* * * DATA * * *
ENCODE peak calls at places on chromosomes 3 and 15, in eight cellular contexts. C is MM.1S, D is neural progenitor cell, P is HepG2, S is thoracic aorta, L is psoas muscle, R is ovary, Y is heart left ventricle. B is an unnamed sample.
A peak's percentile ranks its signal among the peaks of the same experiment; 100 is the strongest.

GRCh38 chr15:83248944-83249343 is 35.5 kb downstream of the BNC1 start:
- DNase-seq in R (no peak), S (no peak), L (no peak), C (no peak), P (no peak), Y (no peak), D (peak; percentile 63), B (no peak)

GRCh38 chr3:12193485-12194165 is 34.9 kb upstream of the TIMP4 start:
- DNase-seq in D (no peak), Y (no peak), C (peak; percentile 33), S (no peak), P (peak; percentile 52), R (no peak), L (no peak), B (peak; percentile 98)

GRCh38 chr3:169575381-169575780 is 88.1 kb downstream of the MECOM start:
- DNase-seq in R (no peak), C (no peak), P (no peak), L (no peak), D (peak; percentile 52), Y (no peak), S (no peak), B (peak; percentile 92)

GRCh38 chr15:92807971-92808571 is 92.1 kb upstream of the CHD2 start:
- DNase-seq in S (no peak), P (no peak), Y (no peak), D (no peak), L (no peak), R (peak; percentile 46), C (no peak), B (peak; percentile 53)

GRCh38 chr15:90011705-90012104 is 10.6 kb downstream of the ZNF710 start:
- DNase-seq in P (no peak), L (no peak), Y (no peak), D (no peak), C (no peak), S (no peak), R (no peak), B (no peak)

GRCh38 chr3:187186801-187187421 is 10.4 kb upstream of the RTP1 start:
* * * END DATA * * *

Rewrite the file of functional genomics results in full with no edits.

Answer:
ENCODE peak calls at places on chromosomes 3 and 15, in eight cellular contexts. C is MM.1S, D is neural progenitor cell, P is HepG2, S is thoracic aorta, L is psoas muscle, R is ovary, Y is heart left ventricle. B is an unnamed sample.
A peak's percentile ranks its signal among the peaks of the same experiment; 100 is the strongest.

GRCh38 chr15:83248944-83249343 is 35.5 kb downstream of the BNC1 start:
- DNase-seq in R (no peak), S (no peak), L (no peak), C (no peak), P (no peak), Y (no peak), D (peak; percentile 63), B (no peak)

GRCh38 chr3:12193485-12194165 is 34.9 kb upstream of the TIMP4 start:
- DNase-seq in D (no peak), Y (no peak), C (peak; percentile 33), S (no peak), P (peak; percentile 52), R (no peak), L (no peak), B (peak; percentile 98)

GRCh38 chr3:169575381-169575780 is 88.1 kb downstream of the MECOM start:
- DNase-seq in R (no peak), C (no peak), P (no peak), L (no peak), D (peak; percentile 52), Y (no peak), S (no peak), B (peak; percentile 92)

GRCh38 chr15:92807971-92808571 is 92.1 kb upstream of the CHD2 start:
- DNase-seq in S (no peak), P (no peak), Y (no peak), D (no peak), L (no peak), R (peak; percentile 46), C (no peak), B (peak; percentile 53)

GRCh38 chr15:90011705-90012104 is 10.6 kb downstream of the ZNF710 start:
- DNase-seq in P (no peak), L (no peak), Y (no peak), D (no peak), C (no peak), S (no peak), R (no peak), B (no peak)

GRCh38 chr3:187186801-187187421 is 10.4 kb upstream of the RTP1 start: